Seconds - Gladys Knight and the Pips
In my last post, I mentioned that two friends had recently died, and remembered the first of these, the actor Bernard Strother. The second was Peter Warne, popularly known as "Warnie" or just "Pete".
I met Pete as a result of a nomad cricket team, the Gustavus Adolphus Memorial Cricket Club (GAMCC) that I and my friend Scott had set up in 1983. We were a band of brothers and sisters bonded by friendship rather than by our ability to play cricket. Alas, the women didn't play, or rather weren't expected to play and therefore didn't, regarding the game as the folly of the men to be tolerated as it afforded a context for good company and interesting visits to the countryside.. At a certain point, Scott, aware of the need for new, younger blood, invited one Mathew Crane to join us for a match. It wasn't long before Matt brought Pete along and the duo were a godsend, revitalising the team, and lowering the average age considerably.
Most importantly, everyone liked them because they were lovely guys, always good company, always fun to be with, but sensitive and considerate too.
When someone dies that you once knew very well, a strange thing happens: you find yourself thinking about them a lot, but the memories take weeks to slowly return. Looking back, I realise it's rare to come across a pair of friends who were as close as Matt and Pete. At first, some members of the GAMCC thought they might be a gay couple, but, as someone once said, "they were even closer than that", in that they were the best possible friends, no more, no less, "bosom buddies" as they say.
Whenever I was marooned in town, having missed the last train, they wouldn't just put me up, they'd make me feel welcome, crack a bottle open. And, when my job demanded, as often happened, that I stay overnight in London, working on a concert or festival, they waited up waiting for me with a meal and too much wine, like a pair of charming but corrupting aunts .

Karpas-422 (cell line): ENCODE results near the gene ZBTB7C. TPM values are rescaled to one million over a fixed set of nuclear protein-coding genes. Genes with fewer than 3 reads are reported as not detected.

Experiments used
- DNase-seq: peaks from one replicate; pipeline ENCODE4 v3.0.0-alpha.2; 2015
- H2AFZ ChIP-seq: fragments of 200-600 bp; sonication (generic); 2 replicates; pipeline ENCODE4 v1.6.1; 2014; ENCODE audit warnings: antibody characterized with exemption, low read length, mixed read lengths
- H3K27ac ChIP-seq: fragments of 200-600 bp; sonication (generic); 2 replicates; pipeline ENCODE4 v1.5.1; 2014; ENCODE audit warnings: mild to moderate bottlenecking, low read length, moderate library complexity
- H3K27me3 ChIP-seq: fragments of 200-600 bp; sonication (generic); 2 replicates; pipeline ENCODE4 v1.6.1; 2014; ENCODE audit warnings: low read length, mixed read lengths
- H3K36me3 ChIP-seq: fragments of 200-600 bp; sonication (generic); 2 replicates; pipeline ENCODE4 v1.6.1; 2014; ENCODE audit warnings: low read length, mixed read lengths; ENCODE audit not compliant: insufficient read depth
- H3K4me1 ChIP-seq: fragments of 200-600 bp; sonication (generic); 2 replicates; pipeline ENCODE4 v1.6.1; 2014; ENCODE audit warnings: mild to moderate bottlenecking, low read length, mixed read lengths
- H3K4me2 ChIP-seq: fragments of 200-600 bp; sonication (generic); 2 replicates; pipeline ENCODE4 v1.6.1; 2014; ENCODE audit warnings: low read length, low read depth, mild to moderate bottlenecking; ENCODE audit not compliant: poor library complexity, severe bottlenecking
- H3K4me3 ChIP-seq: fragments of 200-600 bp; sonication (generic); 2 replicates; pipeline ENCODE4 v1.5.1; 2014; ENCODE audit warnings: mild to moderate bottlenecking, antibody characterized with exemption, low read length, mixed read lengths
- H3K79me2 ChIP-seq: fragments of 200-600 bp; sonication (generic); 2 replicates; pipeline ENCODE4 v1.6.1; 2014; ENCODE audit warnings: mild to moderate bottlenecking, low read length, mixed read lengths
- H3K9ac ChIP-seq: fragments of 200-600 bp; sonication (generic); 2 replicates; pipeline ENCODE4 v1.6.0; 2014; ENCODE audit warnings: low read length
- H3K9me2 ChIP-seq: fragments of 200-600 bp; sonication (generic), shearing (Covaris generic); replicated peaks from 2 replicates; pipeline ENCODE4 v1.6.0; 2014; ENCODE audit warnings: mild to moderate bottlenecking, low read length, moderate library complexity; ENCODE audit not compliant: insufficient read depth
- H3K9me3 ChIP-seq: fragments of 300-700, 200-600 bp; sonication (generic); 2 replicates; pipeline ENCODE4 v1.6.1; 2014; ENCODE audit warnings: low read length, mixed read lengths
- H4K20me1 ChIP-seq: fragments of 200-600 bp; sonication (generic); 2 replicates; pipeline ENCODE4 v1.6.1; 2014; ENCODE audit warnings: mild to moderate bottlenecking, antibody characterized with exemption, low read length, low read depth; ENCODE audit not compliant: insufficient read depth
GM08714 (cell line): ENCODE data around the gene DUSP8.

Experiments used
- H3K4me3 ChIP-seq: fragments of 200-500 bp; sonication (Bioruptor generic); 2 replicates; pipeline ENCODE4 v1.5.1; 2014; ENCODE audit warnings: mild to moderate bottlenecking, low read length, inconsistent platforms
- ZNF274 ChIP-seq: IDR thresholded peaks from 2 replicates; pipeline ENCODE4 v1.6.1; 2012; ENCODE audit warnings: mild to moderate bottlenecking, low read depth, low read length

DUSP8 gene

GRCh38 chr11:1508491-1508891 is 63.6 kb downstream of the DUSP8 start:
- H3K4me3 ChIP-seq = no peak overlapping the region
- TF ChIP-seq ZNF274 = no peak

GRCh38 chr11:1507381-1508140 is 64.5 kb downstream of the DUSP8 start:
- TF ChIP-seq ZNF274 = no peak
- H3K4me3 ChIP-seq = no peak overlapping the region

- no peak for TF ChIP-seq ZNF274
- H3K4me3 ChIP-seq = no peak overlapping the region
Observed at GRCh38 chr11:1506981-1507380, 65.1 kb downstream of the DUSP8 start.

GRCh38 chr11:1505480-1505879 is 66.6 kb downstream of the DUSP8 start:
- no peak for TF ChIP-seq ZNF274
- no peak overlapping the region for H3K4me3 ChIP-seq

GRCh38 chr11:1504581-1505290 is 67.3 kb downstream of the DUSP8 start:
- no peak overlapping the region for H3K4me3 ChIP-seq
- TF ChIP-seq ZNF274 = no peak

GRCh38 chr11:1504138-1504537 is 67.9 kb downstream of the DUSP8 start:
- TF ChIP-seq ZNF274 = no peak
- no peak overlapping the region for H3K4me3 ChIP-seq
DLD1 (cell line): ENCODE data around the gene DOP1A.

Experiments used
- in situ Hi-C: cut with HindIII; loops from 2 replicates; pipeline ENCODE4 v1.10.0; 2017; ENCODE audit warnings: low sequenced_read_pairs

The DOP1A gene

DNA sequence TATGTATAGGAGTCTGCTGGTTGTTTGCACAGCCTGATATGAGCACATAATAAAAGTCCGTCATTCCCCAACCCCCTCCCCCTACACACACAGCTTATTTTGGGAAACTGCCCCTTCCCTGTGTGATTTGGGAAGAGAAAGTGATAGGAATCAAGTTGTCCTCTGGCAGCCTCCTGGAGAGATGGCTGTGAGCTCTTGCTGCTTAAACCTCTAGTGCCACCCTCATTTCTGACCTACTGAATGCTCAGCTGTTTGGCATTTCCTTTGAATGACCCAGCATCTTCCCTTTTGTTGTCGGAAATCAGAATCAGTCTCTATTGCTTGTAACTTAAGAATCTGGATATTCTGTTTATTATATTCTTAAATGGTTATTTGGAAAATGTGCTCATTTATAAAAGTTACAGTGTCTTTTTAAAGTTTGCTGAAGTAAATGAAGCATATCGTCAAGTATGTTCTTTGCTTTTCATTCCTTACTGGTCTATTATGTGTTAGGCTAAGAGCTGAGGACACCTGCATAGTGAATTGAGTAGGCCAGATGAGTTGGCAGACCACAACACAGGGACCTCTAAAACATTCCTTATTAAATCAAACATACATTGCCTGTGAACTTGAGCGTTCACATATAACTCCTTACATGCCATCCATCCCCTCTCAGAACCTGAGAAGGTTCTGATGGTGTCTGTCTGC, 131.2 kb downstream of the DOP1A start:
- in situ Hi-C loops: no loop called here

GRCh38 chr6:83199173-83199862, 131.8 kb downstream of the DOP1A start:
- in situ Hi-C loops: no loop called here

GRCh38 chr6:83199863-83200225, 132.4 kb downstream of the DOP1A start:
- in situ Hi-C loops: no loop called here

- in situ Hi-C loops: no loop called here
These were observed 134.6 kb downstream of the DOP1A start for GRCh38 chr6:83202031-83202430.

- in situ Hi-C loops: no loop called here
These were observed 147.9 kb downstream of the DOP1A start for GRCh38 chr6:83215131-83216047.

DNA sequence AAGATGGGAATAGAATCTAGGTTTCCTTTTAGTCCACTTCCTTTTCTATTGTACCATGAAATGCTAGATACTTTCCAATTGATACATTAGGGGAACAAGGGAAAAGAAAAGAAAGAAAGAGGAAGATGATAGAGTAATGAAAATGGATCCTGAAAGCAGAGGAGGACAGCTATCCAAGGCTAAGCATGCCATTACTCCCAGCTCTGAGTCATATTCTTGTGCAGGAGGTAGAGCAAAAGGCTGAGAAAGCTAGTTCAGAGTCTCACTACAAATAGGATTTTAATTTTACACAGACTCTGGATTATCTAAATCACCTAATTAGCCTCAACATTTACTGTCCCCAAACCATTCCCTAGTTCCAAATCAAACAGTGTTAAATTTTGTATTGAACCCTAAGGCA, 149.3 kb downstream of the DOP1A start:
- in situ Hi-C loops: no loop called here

At matches and on the various cricket tours, of all the team members, they were the ones that played with my kids, and, twenty plus years later, are still remembered by them.
Matt and Pete had met as students on a holiday job in a burgher bar in Canterbury and become close, perhaps because they had both lost their fathers in their teens; they became inseparable, working in jobs together at other cafs and burgher joints, and later, hilariously, securing cars on the cross channel hovercraft, before obtaining university places at Warwick and Manchester respectively, with Matt making almost weekly trips north to partake in the culture of Madchester and the Hacienda.
Once relocated in London, they shared a flat in Clapham. When I stayed there, I would sleep on Pete's floor as he had the bigger room. This room always reminded me of Pat Gavin's brilliant animated film "Erik Satie Passing Through" wherein the musical composer Erik Satie lives in a room which just contains his piano, loads of sheets of lined music score paper, his 12 identical velvet corduroy suits, his starched collars, cuffs and white shirts, his bowler hats, black shoes and black umbrellas. Pete had an impressive double bed, but I had no need to borrow a mattress as the floor was always covered in discarded black suits, white shirts and starched collars all carelessly discarded after hard days in court among a scattering of legal case papers. Every morning he'd don a new set fresh from his wardrobe and go off to court and he claimed he had a cleaning lady who came in and took them all to get washed and cleaned once a week. I didn't complain, they were comfortable enough to sleep on.